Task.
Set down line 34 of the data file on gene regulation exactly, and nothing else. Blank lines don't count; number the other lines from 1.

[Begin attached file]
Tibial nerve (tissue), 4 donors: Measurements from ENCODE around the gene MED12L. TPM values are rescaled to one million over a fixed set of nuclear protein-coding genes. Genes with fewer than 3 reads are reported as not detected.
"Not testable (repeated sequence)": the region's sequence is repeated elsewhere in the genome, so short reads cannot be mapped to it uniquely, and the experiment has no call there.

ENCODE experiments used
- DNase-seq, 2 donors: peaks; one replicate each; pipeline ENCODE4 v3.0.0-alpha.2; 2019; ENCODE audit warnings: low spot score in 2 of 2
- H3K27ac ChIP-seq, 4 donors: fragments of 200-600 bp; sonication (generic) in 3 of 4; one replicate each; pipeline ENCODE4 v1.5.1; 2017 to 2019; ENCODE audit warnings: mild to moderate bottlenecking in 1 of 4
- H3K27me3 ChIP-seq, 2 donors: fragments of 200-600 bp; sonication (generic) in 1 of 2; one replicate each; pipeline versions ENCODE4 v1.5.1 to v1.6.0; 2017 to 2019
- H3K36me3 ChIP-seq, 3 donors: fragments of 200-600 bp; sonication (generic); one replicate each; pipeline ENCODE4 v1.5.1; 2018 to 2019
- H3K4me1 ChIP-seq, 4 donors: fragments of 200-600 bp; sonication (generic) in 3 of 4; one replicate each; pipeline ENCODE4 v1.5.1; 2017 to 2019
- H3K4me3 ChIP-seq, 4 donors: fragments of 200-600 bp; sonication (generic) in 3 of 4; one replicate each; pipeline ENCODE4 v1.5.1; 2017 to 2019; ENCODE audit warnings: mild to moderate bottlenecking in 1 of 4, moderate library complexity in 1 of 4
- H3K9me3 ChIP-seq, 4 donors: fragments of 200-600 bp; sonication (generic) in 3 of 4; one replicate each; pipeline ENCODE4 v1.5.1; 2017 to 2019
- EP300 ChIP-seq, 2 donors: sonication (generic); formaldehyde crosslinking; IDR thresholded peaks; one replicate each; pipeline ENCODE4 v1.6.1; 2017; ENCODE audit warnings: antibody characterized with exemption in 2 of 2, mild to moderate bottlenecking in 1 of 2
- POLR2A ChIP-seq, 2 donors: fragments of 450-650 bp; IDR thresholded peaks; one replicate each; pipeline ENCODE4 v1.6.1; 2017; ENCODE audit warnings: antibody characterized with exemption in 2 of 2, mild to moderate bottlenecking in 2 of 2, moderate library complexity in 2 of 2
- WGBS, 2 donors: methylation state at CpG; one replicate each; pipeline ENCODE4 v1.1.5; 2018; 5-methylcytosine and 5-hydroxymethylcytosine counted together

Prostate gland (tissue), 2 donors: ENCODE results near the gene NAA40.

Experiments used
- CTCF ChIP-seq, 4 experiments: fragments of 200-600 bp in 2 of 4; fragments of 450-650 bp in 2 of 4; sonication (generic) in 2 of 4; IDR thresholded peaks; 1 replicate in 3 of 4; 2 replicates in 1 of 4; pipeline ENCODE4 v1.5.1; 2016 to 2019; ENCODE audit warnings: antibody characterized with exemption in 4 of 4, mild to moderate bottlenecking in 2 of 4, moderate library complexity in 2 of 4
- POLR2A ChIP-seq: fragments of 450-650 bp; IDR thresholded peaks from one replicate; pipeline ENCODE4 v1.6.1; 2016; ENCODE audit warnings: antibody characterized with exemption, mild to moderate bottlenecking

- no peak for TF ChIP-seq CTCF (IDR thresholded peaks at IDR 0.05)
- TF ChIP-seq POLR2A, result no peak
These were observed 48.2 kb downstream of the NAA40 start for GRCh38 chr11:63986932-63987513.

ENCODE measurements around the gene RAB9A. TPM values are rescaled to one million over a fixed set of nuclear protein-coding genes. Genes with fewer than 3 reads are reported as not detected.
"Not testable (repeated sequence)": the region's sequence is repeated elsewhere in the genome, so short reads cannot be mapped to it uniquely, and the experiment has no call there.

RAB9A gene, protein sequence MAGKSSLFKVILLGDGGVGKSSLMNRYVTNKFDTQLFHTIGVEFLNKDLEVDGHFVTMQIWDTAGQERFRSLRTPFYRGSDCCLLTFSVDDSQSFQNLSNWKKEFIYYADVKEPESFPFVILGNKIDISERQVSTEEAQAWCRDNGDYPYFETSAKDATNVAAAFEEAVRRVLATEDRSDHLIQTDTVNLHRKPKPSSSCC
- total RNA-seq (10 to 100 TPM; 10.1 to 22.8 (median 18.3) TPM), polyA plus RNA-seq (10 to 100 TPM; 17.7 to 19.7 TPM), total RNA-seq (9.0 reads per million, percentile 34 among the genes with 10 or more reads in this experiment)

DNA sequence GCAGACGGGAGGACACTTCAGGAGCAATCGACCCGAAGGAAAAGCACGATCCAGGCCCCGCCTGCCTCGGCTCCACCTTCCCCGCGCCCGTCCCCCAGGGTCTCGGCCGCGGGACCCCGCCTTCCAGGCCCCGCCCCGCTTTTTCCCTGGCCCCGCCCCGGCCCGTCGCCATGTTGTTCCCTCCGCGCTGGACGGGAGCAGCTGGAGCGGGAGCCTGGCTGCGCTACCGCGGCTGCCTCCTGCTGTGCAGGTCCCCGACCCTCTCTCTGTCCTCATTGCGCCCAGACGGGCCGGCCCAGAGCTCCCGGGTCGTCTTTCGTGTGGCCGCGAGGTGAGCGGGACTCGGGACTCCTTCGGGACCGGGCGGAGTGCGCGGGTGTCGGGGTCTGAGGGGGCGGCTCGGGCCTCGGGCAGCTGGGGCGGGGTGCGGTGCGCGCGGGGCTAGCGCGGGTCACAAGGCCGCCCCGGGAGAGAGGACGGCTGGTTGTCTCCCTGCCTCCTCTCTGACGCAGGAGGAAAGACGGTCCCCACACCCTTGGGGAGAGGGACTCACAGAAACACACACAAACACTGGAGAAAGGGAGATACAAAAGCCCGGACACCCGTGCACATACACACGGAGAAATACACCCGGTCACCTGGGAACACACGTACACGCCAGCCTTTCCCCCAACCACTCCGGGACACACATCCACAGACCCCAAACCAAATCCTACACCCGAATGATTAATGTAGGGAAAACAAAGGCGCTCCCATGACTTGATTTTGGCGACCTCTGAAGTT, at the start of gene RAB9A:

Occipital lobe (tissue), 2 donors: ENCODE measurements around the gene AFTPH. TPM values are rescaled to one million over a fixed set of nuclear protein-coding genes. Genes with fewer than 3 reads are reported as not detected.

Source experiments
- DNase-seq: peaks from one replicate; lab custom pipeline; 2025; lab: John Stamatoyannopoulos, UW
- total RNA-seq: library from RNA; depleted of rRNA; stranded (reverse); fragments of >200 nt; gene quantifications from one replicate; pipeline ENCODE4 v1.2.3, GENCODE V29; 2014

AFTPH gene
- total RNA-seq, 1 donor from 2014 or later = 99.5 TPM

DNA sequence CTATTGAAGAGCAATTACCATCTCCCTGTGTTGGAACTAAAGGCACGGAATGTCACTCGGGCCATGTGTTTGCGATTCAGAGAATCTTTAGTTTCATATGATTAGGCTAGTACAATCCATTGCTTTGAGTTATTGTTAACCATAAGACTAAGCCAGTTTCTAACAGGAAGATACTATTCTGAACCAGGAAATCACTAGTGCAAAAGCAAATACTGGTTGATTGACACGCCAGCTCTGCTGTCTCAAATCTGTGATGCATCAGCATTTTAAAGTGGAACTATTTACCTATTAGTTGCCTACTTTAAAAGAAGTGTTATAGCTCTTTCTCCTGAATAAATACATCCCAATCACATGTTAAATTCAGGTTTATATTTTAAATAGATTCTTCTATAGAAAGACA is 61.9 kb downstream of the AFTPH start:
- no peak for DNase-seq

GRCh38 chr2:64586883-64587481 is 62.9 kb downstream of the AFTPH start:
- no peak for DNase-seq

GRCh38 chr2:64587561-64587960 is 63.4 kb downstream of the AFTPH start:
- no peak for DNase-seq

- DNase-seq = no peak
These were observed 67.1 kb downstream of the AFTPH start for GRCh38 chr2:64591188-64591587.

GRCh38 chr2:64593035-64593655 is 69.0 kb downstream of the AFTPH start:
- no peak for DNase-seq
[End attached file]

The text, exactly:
GRCh38 chr2:64586883-64587481 is 62.9 kb downstream of the AFTPH start: